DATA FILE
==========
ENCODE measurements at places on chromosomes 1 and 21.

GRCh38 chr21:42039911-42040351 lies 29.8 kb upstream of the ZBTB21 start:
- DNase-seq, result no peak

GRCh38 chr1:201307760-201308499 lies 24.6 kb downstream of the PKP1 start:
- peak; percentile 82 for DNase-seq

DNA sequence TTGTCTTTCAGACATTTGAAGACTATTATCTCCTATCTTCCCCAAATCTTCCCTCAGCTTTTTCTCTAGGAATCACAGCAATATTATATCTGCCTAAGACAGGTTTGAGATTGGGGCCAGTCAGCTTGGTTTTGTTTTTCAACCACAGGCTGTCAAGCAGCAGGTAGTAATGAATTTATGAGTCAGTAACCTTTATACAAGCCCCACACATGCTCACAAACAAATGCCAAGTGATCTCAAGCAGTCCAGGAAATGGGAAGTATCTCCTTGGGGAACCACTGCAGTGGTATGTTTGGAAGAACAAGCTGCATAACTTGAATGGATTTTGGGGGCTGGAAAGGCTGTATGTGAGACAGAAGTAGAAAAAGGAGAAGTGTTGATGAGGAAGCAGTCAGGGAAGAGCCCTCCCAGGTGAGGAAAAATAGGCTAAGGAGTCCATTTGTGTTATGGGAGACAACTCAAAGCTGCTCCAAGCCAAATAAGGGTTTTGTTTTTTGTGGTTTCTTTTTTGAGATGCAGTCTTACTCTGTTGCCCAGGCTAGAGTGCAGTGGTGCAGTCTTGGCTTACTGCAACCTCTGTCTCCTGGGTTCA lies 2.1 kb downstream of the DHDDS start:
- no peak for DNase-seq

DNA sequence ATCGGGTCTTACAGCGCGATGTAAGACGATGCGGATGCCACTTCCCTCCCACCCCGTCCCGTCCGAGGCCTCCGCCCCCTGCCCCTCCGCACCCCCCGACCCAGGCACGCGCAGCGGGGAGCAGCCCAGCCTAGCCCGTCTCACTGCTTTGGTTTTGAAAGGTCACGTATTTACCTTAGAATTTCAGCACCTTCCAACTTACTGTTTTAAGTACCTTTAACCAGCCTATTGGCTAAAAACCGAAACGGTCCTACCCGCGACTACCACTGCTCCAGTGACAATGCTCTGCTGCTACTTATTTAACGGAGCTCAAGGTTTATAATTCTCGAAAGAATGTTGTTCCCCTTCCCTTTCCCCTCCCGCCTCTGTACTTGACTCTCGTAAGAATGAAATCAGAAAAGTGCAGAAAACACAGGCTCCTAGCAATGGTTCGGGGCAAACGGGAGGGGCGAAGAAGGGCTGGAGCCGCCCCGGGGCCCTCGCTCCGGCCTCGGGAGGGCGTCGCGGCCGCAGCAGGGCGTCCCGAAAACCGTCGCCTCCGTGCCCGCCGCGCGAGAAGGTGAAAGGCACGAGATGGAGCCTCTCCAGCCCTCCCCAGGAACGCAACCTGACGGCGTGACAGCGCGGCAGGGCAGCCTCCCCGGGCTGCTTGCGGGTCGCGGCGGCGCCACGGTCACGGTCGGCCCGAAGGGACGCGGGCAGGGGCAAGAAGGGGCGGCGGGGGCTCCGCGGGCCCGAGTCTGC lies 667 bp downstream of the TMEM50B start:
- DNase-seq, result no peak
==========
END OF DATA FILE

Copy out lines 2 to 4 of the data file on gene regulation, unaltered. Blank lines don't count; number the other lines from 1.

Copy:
GRCh38 chr21:42039911-42040351 lies 29.8 kb upstream of the ZBTB21 start:
- DNase-seq, result no peak

GRCh38 chr1:201307760-201308499 lies 24.6 kb downstream of the PKP1 start: